A new relationship with animals, nature and each other.

Giving Thanks for Water

At Thanksgiving, remembering the night the well ran dry

By Margaret Campbell
(Photos courtesy of Dan Church Aid)

My husband, Jan, and I recently returned from a year in India, working for human rights in a remote and rural town. We’re often asked, “So, how was India?” How in the world would you summarize such a year within a listener’s attention span? I usually say “It was life-changing.”

We became “weekday vegetarians” – I never cared to visit the “meat department” in our town’s market as it put the business of death and decay too much on my front page, so we cooked and ate vegetarian for a year.

The first thing I did when we landed in Chicago was order the biggest hamburger I could find, but when I saw a six-minute TED talk on becoming a weekday vegetarian, it struck me as so sensible that I managed to talk Jan into trying it. Truth be told, it’s harder than portrayed. Vegetarian food requires more shopping, chopping and careful preparation than sliding a slab of flesh onto a hot pan. But my shopping cart is a riot of color and form and you wouldn’t believe how little I spend. My husband aced his annual physical, we feel good about making less of a dent in the planet, and I dare anyone to rival my black bean soup.

We’re less wasteful – Living next to an impromptu dump and without any garbage pickup services made us conscious of how much trash we created. We bring home market bags as souvenirs from places we visit so we never need consider “paper or plastic.” We invested in a seltzer maker that turns juice and tap water into delicious sparkling beverages without creating cans and bottles. We got our compost bin going again. Our trash guys probably love us for our scantily filled barrel, yet we don’t feel like we gave anything up.

We read more world news and listen to more world music. One of the benefits I did not expect from this experience was how much I learned about countries other than the one we were placed in because of all the other volunteers we met and worked with. Formerly I could not have located the Philippines on a world map and I thought that Guyana was in Africa. Who knew how interesting Canada is?

The night the well ran dry

Does anyone remember that word “grok”? Robert Heinlein coined it to mean understanding “so thoroughly that the observer becomes a part of the observed.”

The most significant way we changed was how we came to understand what a disastrous course we’re on with the natural world. I was powerfully impressed by Tom Friedman’s Hot, Flat and Crowded, and Jared Diamond’s Collapse, but I grokked their message the night the well ran dry.

We had a comfortable apartment in India with a spacious balcony, but our travails with water were never ending. A typical middle class Indian bathroom comes with running water (cold), a sink and sometimes a shower, but inevitably a bucket for bathing with a cute little sibling container that parks on the rim for pouring water over your head.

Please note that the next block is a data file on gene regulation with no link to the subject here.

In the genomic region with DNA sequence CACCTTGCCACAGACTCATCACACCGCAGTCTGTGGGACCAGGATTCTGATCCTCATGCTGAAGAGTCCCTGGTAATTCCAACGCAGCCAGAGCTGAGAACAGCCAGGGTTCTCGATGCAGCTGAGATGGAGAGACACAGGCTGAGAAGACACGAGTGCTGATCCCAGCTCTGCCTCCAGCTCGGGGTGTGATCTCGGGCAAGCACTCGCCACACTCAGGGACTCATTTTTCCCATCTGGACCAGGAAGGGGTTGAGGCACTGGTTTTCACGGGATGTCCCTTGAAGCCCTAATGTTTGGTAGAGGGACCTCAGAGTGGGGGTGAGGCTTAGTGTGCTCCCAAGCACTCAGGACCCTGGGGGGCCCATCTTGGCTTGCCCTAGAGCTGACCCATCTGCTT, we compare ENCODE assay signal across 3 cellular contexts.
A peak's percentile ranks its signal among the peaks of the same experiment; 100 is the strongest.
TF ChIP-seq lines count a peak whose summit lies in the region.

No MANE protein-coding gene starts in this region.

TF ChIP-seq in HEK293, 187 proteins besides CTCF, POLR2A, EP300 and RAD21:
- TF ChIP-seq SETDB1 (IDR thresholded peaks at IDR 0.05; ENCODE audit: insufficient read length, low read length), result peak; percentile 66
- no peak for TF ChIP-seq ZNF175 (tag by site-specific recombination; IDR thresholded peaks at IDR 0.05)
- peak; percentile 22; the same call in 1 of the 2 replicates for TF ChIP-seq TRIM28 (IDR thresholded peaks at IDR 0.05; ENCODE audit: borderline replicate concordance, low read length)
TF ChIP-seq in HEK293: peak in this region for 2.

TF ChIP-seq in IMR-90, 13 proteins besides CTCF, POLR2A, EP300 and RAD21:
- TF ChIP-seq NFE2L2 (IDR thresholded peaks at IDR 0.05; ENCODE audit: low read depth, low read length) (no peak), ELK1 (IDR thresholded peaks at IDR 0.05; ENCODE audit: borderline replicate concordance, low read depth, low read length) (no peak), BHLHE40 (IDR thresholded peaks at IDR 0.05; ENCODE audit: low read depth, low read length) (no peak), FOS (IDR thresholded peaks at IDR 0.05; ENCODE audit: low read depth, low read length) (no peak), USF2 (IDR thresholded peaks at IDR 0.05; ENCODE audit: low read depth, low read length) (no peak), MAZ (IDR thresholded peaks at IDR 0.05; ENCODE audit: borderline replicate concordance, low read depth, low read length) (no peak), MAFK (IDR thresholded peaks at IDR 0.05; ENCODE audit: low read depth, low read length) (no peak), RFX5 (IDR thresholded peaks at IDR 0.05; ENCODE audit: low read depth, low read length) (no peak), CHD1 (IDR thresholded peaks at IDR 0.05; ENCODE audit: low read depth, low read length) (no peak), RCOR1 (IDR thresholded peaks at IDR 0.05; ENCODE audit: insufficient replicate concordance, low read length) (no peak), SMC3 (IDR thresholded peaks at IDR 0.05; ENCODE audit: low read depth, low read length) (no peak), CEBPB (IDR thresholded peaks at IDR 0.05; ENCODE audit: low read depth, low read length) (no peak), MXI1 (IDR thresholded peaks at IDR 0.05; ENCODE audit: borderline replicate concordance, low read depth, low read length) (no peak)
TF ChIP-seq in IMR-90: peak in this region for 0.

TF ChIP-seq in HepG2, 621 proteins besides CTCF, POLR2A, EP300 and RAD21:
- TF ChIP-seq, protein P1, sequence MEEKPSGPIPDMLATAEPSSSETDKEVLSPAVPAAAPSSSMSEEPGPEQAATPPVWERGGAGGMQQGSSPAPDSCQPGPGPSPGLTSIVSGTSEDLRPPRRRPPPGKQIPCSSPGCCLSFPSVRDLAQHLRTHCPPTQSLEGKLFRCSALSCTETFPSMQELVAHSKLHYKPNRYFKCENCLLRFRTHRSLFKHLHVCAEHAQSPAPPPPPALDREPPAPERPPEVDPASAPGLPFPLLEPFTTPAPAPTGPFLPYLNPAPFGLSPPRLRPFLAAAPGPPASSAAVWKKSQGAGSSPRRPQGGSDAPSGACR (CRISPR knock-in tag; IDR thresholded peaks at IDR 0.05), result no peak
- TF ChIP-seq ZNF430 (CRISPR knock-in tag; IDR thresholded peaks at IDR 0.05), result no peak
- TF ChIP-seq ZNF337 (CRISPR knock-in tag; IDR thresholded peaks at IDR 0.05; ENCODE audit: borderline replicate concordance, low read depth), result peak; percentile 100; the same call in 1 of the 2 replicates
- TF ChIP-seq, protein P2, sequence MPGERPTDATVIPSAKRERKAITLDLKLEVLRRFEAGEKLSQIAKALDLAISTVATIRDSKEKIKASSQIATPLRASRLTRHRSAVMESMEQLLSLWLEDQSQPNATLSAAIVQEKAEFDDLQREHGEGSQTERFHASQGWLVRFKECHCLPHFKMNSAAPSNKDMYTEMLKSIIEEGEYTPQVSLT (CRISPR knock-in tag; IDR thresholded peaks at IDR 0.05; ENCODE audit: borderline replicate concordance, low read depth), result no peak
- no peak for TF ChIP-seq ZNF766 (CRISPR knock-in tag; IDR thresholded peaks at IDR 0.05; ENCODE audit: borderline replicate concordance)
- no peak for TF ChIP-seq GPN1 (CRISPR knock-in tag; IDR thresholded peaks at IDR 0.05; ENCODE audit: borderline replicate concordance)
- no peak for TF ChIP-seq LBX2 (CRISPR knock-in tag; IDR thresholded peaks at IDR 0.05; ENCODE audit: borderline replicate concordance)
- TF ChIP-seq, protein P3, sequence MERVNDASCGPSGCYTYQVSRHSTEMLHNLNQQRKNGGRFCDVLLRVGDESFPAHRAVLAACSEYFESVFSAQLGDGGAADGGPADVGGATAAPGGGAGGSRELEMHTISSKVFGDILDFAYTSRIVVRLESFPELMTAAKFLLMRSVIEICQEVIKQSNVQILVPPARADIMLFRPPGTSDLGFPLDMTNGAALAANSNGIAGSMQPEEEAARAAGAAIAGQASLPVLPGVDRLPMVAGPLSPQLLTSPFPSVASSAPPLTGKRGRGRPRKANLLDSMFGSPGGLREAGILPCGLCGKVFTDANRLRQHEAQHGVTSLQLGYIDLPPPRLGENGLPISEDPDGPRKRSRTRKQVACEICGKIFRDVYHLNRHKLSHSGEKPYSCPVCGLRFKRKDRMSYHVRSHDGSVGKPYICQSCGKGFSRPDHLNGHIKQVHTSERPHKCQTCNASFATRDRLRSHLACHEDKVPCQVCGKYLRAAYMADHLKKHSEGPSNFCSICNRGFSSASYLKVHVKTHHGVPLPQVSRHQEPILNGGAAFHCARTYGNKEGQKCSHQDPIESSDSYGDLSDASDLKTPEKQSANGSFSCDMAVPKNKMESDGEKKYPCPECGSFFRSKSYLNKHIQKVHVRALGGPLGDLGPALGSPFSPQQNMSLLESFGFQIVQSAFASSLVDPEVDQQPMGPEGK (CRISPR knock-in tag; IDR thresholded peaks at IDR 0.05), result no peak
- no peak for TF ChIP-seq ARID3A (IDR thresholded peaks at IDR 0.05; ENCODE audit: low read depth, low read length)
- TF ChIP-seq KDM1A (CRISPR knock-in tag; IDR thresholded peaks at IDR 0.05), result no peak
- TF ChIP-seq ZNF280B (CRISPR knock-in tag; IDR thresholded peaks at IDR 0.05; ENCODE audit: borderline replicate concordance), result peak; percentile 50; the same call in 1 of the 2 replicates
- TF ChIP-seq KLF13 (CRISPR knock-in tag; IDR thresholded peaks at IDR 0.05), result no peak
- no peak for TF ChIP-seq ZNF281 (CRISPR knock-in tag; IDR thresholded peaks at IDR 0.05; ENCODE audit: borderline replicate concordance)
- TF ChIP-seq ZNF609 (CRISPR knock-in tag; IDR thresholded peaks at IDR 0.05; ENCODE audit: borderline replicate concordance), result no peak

Filling the bucket was another matter entirely. The way you get running water is from a big tank on the roof that’s filled from a well in the yard by switching on an electric pump and remembering to switch it off before it overflows and the neighbors shout at you. Wasting water is no joke. As long as you have electricity, things generally work according to plan, but power is intermittent at best in most of India and if you didn’t remember to pump when you had the chance you’d be going into the office without a bath. Where we lived, the current was often too weak to sustain pumping and, counter-intuitively, tended to make the many sensitive circuit breakers and switches associated with the pump fail. If it hadn’t rained recently you’d better pump early because there wouldn’t be enough for your building. All of which frequently happened to us.

As a last resort I took my buckets down the lane to the public well to fill. It’s tough pumping water by hand and carrying it home, but I felt virtuous and identified with the native women who carry all the water for their families, sometimes from the village well, sometimes from a stream nearby or miles away.

The night the public well ran dry, I hit bottom. All the resourceful, good-natured, “let’s go camping!” spirit of adventure drained out of me. Nothing in my experience as an American had prepared me for simply not having any water at all. I realized that I could go to the market and buy bottled water, but that my friends among the native women could not. What will happen if the wells run dry for everyone?

I live in a rainy climate now, on beautiful Cape Cod, so I don’t have to worry about water. In fact, I can even drink what comes out of the tap. But I never want to forget what I experienced in India and I hope I can help others to understand. If you’re interested, think about going overseas yourself. Our placement agency, VSO, is always looking for skilled professionals. (If you live in the United States, go to CUSO-VSO) If you want a slide show about my experiences in India, shoot me an email.

And if you need anything to be grateful for this Thanksgiving, consider the humble glass of water.